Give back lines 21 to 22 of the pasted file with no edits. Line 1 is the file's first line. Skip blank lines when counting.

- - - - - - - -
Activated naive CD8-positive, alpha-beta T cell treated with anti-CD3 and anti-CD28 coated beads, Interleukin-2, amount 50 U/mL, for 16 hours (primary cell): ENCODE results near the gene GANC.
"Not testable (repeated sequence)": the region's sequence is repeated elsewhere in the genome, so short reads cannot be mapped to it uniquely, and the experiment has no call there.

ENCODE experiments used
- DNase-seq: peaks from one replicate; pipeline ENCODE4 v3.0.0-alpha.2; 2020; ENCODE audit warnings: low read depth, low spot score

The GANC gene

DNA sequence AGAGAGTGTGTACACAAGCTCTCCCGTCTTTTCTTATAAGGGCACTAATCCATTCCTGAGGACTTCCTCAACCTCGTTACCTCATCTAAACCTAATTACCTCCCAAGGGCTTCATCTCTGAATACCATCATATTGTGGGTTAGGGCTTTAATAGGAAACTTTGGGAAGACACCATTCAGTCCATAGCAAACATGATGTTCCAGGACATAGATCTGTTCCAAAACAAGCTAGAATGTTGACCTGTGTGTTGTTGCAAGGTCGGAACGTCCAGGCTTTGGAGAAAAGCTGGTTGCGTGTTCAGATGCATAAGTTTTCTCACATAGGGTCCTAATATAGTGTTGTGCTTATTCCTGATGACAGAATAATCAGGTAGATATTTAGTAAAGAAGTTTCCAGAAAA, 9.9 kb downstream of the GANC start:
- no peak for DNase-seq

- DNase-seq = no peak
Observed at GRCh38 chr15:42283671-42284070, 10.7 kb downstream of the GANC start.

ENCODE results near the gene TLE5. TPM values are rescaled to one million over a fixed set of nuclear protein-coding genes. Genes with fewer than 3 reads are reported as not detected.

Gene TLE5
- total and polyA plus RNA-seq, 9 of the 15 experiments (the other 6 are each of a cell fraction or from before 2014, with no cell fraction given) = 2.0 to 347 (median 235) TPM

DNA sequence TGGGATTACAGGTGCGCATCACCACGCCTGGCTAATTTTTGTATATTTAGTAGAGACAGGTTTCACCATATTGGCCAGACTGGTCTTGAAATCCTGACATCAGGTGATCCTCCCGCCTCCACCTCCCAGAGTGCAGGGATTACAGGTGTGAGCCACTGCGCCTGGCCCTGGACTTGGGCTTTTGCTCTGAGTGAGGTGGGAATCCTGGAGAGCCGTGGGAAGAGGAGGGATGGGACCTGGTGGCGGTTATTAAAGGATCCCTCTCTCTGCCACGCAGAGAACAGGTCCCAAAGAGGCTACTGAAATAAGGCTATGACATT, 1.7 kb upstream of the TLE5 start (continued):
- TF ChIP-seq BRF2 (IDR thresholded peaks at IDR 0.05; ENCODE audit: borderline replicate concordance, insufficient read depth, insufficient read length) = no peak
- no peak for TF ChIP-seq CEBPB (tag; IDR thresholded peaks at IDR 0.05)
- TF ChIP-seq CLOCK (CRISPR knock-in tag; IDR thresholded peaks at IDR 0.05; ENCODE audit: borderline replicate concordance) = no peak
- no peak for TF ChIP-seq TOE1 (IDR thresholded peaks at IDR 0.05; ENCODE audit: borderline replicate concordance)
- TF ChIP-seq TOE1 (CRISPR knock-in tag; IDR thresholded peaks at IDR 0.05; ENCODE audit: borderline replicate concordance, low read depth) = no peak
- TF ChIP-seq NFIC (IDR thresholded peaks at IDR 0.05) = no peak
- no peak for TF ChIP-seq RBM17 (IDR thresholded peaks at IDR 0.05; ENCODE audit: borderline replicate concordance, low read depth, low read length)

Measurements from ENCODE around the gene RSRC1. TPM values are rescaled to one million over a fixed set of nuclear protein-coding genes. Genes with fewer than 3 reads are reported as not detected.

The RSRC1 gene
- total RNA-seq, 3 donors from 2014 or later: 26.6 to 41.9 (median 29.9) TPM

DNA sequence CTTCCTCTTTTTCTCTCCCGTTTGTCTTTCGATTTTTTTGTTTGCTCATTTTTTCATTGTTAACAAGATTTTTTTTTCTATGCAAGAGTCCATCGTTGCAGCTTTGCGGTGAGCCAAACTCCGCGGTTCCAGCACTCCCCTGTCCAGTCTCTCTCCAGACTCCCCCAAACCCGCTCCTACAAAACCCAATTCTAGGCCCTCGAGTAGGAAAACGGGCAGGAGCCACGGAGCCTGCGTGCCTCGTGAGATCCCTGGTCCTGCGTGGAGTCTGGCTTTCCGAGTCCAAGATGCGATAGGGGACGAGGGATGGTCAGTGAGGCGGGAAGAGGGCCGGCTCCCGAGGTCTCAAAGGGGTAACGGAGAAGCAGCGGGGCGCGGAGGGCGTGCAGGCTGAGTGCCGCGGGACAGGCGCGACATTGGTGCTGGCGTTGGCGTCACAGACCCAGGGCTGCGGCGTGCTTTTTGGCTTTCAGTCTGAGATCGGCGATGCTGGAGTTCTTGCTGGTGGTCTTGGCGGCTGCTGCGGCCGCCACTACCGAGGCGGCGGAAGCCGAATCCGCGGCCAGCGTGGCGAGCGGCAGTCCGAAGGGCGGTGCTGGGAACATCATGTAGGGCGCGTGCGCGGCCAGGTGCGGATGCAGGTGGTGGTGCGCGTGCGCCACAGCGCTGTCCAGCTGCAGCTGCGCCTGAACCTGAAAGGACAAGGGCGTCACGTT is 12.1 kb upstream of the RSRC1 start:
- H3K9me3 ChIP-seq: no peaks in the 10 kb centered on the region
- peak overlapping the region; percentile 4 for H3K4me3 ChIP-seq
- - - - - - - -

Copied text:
Measurements from ENCODE around the gene RSRC1. TPM values are rescaled to one million over a fixed set of nuclear protein-coding genes. Genes with fewer than 3 reads are reported as not detected.

The RSRC1 gene